Surgery for Jonathan Broxton goes well, but now what?
Broxton underwent minor right elbow surgery Monday to remove a bone spur and loose bodies, a procedure that, of course, was deemed successful.
Broxton hasn’t been seen on a pitching mound for the Dodgers since May 3, his 2010 season reduced to slightly longer than a month, or 12 2/3 innings.
He was initially diagnosed with a bruised bone in his elbow, and then when that healed and the pain persisted, the spur was identified as the problem.
The procedure performed by Dr. Neal ElAttrache was not considered major surgery and Broxton is expected to begin a rehab program within days and be able to start throwing again in six to eight weeks.
By then, of course, he will no longer be a Dodger. His $7-million contract expires at the season’s end, at which time he’ll become a free agent.
As his own agent, BB Abbott admitted to The Times' Dylan Hernandez, Broxton may no longer be able to simply throw the ball past hitters.
"The days of Jonathan Broxton throwing 99 and 100 [mph] might be over," Abbott said. "But I think he can reinvent himself. He's still going to be 93-97.
Going through a transition while proving you’ve healed from injury is not going to attract Broxton a multiyear contract. Abbott is already talking about him signing a one-year contract while re-establishing his value.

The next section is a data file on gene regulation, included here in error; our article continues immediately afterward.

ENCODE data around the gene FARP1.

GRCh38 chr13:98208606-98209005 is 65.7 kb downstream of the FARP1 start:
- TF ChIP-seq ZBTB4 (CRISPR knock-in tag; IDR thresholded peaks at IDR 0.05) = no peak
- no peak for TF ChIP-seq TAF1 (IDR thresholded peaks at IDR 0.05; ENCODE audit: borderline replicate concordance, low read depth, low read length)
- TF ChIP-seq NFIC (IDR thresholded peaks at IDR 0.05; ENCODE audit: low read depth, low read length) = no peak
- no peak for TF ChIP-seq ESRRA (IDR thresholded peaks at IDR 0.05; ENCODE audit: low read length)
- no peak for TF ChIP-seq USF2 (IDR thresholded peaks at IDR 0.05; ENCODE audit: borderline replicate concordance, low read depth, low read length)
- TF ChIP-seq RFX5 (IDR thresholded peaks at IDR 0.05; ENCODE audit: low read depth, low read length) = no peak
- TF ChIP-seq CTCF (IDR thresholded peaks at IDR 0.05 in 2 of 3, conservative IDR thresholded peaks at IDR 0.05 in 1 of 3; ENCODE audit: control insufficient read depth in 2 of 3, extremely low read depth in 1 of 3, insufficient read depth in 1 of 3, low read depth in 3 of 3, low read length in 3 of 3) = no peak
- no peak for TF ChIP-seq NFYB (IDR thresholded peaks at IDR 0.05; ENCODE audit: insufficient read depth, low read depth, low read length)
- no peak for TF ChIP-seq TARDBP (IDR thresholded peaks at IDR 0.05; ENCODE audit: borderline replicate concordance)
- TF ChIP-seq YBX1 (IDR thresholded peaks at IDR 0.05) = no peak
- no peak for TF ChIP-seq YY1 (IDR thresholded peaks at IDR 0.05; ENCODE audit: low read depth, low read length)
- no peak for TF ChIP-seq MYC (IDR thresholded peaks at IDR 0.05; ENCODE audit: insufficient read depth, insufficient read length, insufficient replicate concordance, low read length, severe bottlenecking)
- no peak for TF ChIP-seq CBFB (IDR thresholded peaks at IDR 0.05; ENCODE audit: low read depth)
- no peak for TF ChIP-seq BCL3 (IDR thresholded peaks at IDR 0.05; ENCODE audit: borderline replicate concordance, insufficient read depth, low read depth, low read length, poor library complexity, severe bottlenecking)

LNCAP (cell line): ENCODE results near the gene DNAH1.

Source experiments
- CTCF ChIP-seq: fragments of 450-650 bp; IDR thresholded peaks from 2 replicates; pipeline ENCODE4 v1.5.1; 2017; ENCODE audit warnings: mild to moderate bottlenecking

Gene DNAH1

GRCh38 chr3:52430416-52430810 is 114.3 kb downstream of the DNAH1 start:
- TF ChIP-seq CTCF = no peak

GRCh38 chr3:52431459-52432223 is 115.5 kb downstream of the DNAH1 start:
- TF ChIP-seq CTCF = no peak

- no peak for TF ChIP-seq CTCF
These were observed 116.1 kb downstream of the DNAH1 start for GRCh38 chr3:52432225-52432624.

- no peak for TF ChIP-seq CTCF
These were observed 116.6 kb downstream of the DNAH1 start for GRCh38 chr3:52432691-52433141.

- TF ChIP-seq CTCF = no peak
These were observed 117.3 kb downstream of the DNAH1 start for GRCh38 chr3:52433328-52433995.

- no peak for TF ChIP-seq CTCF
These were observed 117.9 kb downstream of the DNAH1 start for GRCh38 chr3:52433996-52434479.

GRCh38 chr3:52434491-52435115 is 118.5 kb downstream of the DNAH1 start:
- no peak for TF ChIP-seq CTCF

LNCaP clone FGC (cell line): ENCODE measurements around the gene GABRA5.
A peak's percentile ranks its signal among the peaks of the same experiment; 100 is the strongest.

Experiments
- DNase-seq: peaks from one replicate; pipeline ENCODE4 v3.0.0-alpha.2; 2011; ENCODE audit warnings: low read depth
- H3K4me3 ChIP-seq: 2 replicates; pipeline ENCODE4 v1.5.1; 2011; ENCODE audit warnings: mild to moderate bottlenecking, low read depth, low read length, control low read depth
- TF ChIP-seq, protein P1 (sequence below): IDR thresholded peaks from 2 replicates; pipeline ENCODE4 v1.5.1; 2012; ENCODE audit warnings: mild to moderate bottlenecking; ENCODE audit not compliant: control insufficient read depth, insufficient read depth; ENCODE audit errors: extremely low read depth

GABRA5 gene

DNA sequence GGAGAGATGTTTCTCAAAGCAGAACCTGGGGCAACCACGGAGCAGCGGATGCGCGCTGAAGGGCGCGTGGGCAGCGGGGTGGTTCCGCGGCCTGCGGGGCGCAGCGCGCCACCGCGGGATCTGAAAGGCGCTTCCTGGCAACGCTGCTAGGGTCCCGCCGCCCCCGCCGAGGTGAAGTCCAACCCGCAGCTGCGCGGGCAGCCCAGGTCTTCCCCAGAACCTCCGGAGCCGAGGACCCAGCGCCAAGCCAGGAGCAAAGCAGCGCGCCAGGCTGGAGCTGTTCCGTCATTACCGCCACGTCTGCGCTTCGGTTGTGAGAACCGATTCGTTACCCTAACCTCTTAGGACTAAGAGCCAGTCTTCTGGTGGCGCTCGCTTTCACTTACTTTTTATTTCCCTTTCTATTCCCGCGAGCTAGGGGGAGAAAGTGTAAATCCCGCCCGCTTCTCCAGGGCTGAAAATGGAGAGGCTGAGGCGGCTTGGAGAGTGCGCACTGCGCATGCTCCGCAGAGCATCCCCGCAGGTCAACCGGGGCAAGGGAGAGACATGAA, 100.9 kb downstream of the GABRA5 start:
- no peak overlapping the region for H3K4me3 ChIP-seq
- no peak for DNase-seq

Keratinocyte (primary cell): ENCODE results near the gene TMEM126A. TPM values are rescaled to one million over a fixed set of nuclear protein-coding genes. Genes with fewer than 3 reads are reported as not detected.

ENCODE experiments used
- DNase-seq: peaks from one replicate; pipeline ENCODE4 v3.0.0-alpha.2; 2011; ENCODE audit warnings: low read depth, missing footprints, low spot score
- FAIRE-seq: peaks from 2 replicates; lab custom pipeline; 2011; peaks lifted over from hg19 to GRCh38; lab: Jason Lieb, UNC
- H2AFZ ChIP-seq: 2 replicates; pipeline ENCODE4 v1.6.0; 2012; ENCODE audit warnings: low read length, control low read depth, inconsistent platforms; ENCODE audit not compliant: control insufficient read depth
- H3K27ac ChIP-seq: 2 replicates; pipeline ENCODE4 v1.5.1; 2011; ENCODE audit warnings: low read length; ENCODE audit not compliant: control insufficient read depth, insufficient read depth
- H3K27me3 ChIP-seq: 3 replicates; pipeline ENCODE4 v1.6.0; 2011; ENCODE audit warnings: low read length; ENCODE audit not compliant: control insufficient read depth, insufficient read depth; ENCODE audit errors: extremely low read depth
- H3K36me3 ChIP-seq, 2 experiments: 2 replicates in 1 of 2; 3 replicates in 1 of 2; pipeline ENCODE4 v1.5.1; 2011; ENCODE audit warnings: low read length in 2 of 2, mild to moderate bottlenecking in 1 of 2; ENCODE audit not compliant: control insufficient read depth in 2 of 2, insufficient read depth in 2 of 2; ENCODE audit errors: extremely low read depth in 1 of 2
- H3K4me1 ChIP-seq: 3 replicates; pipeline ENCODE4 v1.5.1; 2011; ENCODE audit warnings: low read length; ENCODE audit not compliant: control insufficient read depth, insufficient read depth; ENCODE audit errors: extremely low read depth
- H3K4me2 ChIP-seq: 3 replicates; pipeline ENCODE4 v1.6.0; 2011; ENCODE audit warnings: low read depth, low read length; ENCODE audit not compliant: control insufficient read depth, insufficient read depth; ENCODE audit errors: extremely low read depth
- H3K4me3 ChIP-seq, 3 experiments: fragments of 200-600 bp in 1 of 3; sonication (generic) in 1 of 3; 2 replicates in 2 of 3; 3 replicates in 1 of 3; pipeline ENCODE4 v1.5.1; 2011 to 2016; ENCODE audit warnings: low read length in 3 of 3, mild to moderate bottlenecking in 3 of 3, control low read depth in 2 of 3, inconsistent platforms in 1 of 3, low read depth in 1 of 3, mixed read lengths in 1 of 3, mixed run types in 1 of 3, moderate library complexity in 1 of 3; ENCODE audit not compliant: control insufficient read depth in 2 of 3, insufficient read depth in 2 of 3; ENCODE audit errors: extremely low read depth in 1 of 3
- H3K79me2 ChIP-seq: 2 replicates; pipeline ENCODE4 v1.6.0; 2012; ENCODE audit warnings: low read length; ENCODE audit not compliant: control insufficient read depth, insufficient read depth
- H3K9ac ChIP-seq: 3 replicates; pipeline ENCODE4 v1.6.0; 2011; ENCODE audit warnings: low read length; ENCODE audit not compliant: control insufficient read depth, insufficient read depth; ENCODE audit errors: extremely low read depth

Broxton’s decline from All-Star closer to unreliable reliever to injured right-hander can be traced back to that 48-pitch meltdown against the Yankees June 27, 2010. At the time, he had a 0.83 ERA. Since then, he’s had a combined 7.02 ERA.
Abbott doesn’t blame that game and believes time simply caught up with someone throwing so hard and violently. What Broxton is thinking is difficult to tell, since he has stopped talking to reporters.
Abbott said Broxton plans to test the market but is open to returning to the Dodgers and would not demand the closer’s role, simply the opportunity to compete for it.
In his absence, rookie Javy Guerra has saved 18 of 19 games and Kenley Jansen has struck out 15.7 hitters per nine innings. The bullpen is almost the only area without glaring need for next season.
Broxton excelled as a set-up man before he became the team’s closer, so that role is not foreign territory. And they’ve been patient with him this long, so his return in an incentive-laden contract hardly seems out of the question. He’s still only 27, so there remains a future, if an unclear one.
-- Steve Dilbeck
Photo: Jonathan Broxton. Credit: Christina House / For The Times